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URC partners with Cleveland school for cannabis education

YOUNGSTOWN — United Returning Citizens in Youngstown has partnered with the Cleveland School of Cannabis to provide education for returning citizens to enter cannabis industry.

The Independence-based school, now in its fifth year, offers a variety of programs, from cannabis horticulture, extraction and dispensary courses, as well as courses in CBD and hemp. There’s also help with job placement upon completion.

URC has its second cohort of students enrolled following a pilot enrollment with one person. It was done that way to determine if the school and URC would be a good fit, said the Youngstown-based agency’s executive director, Dionne Dowdy-Lacey.

It was, she said, and now URC has four people enrolled in the school.

“We’re just trying to set up a system where they could win in this space,” said Dowdy-Lacey.

Initially designed exclusively to help people re-enter society after being incarcerated, many of URC’s programs now serve the greater Mahoning Valley community, from entrepreneurial guidance to programs that empower women to URC Grows, an agriculture-based educational and employment program that provides education, employment and social justice for individuals who have been incarcerated for marijuana-related charges.

The program serves as an entry point into the cannabis industry entrepreneurs and professionals.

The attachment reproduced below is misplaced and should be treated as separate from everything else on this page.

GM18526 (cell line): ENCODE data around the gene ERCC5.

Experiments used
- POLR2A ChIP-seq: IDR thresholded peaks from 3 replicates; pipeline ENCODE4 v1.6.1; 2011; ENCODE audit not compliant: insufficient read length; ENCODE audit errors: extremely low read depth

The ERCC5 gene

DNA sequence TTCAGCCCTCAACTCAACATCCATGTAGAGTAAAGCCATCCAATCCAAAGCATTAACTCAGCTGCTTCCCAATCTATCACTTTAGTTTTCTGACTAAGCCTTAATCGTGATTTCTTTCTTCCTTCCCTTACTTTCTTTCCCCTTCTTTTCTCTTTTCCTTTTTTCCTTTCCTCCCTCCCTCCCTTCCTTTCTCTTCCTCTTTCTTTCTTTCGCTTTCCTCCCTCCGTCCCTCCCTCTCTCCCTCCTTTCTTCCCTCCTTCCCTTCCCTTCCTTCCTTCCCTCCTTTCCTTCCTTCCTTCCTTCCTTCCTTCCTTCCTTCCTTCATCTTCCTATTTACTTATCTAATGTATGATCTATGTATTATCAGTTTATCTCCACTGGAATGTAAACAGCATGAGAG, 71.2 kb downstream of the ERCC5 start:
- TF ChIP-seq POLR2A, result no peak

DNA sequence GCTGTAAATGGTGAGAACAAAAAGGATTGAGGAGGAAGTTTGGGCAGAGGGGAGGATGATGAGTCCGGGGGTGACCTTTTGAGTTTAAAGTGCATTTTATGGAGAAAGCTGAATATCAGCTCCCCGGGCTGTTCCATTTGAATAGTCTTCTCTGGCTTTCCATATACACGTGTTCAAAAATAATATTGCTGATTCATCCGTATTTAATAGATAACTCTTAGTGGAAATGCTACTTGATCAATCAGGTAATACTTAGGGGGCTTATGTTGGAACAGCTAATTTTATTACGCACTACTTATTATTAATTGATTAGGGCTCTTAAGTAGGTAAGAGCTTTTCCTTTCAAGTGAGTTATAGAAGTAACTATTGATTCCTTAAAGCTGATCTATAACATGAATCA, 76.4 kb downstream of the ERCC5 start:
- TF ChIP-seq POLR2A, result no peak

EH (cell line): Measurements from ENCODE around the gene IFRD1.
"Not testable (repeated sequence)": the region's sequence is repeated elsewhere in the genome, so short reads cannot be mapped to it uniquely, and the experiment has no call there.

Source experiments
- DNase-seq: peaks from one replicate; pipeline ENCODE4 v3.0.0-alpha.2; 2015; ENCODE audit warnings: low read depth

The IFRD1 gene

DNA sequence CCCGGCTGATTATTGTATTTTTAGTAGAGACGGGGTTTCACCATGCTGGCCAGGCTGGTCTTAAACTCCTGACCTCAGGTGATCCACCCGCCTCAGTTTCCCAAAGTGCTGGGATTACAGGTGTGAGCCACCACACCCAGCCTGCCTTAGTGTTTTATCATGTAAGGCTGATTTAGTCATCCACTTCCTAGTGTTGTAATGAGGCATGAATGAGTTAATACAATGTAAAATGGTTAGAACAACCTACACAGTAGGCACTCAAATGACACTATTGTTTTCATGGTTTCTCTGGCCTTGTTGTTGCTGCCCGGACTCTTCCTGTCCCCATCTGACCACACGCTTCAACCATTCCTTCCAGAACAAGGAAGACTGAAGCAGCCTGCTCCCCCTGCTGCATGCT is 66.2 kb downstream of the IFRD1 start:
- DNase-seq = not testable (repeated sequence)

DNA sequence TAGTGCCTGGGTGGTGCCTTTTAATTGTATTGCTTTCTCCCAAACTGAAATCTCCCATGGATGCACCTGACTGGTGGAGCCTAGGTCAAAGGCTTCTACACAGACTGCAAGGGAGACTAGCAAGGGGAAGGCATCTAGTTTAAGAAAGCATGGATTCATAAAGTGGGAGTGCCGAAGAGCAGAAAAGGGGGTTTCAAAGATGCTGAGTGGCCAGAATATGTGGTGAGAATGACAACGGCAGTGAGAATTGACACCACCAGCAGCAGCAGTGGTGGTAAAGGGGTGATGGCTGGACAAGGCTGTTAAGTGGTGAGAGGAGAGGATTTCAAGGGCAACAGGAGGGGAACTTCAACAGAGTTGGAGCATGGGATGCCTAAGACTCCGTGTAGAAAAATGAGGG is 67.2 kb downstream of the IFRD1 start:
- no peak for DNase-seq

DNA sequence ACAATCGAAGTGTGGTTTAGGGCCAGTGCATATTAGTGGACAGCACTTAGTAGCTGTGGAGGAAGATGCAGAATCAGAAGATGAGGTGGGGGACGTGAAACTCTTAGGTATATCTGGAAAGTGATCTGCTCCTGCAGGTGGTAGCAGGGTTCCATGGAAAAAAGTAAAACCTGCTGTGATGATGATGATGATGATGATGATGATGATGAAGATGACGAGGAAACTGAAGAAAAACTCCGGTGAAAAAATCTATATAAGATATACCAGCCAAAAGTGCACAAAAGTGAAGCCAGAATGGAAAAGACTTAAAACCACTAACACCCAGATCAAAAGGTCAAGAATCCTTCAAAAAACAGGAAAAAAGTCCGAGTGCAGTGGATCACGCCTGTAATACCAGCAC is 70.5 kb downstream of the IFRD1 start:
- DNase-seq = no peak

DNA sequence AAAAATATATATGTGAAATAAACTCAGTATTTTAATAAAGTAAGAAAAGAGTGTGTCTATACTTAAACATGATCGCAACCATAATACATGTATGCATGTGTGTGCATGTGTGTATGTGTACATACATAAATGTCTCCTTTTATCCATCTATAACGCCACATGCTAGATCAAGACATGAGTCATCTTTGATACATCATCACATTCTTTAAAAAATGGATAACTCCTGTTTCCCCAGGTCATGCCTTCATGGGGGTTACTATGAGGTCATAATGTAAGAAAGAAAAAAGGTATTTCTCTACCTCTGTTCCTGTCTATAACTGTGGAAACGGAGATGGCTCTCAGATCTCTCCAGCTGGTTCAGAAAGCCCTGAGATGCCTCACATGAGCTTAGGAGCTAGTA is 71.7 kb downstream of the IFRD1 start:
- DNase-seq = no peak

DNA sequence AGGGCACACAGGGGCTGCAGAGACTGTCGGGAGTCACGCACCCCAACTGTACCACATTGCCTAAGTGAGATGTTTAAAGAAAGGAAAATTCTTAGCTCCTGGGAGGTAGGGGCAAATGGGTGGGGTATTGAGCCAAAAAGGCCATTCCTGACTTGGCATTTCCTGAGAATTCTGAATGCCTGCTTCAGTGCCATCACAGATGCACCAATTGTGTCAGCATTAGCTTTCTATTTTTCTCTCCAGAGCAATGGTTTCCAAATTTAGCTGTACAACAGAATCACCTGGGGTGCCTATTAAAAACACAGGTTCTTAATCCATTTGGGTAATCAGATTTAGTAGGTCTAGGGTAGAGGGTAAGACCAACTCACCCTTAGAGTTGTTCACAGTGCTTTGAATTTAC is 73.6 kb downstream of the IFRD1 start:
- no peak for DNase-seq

What Dowdy-Lacey said she found from talking with people her agency serves is they smoked marijuana to alleviate issues with anxiety, anger or stress disorder.

“So I was like, how cool would that be if they could learn how to grow and know about what they are growing, what they are consuming,” Dowdy-Lacey said. “It’s just like food, you need to know what is going into your body.”

There was also an economic factor — that corporations were making millions in the cannabis industry.

This was a chance to change the narrative, she said, and educate people who have been incarcerated for distributing marijuana or growing it a home professional training “so they can be in that space and do what they love to do in a legal sense.”

The agency also helps with expungements and pardons, further allowing people to work in the cannabis industry.

Kevin Greene is the vice president of the Cleveland School of Cannabis.

“Our focus is workforce education for the cannabis industry,” Greene said. “Our goal is to educate the general person, the cannabis enthusiast on the technical knowledge of cannabis in the major areas.”

So far, the school, one of three across the U.S. that has state certification, has graduated more than 750 students.

The courses, which also include one in medical application, which is more research-based, are 150 hours. The school also has an executive program that contains a combination of core classes from across the various courses, Greene said. It is 300 hours.

Students can be full- or part-time, and the school has a career services department that works directly with employers for job placement. There are also some internships available.

URC applied for and received a grant from The Hawthorne Collective, a subsidiary of the Scotts Miracle-Gro Company that focuses on minority investments in areas in the cannabis industry.

The three-year grant was for $200,000, Dowdy-Lacey said. It costs almost $15,000 per student for URC, she said.

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